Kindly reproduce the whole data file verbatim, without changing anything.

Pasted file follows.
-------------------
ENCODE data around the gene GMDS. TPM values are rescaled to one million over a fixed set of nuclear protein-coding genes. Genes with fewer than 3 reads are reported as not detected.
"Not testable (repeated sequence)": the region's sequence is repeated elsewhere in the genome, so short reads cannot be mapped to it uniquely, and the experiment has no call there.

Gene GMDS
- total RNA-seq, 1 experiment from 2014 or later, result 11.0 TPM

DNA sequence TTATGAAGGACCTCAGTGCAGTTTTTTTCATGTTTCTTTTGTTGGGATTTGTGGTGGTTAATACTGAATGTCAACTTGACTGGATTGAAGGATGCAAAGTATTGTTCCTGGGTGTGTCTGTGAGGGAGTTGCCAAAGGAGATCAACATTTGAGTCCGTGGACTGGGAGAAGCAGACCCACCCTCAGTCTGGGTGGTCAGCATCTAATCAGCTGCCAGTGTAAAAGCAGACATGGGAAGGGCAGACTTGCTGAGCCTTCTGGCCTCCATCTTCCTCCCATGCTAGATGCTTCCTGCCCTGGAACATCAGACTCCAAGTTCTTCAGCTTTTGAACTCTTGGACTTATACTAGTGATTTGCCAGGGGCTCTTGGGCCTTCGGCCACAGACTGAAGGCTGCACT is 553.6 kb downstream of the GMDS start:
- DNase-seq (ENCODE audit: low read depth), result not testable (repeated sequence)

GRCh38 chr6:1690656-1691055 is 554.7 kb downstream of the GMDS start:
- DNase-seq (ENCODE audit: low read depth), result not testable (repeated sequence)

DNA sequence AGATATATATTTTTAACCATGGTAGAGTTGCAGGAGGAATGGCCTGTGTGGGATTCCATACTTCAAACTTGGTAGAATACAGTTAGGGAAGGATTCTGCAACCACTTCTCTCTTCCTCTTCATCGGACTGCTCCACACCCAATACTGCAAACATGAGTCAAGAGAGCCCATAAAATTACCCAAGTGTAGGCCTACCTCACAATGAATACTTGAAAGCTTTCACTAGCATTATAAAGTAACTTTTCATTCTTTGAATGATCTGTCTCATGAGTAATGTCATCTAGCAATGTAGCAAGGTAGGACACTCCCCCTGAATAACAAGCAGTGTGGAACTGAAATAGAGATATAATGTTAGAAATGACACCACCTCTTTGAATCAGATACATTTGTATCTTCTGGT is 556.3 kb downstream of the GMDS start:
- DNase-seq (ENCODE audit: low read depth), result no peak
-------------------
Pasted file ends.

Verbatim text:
ENCODE data around the gene GMDS. TPM values are rescaled to one million over a fixed set of nuclear protein-coding genes. Genes with fewer than 3 reads are reported as not detected.
"Not testable (repeated sequence)": the region's sequence is repeated elsewhere in the genome, so short reads cannot be mapped to it uniquely, and the experiment has no call there.

Gene GMDS
- total RNA-seq, 1 experiment from 2014 or later, result 11.0 TPM

DNA sequence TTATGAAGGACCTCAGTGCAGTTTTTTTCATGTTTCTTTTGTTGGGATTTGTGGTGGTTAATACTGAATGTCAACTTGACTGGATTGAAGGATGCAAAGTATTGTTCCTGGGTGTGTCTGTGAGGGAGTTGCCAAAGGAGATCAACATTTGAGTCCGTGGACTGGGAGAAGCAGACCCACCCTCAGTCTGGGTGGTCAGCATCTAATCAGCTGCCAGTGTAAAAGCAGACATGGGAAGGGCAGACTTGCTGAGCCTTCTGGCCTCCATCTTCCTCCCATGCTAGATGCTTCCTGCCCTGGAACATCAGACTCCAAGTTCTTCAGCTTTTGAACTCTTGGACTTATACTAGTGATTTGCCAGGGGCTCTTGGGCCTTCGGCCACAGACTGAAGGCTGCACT is 553.6 kb downstream of the GMDS start:
- DNase-seq (ENCODE audit: low read depth), result not testable (repeated sequence)

GRCh38 chr6:1690656-1691055 is 554.7 kb downstream of the GMDS start:
- DNase-seq (ENCODE audit: low read depth), result not testable (repeated sequence)

DNA sequence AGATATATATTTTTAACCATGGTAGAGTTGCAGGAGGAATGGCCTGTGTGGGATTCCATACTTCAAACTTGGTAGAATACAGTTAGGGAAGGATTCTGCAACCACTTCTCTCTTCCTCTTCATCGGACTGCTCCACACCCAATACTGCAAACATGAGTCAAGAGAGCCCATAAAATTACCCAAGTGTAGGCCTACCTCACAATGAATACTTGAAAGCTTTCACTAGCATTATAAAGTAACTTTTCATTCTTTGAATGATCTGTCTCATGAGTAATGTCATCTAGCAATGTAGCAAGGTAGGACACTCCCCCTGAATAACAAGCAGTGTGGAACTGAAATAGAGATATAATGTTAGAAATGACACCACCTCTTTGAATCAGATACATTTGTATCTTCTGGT is 556.3 kb downstream of the GMDS start:
- DNase-seq (ENCODE audit: low read depth), result no peak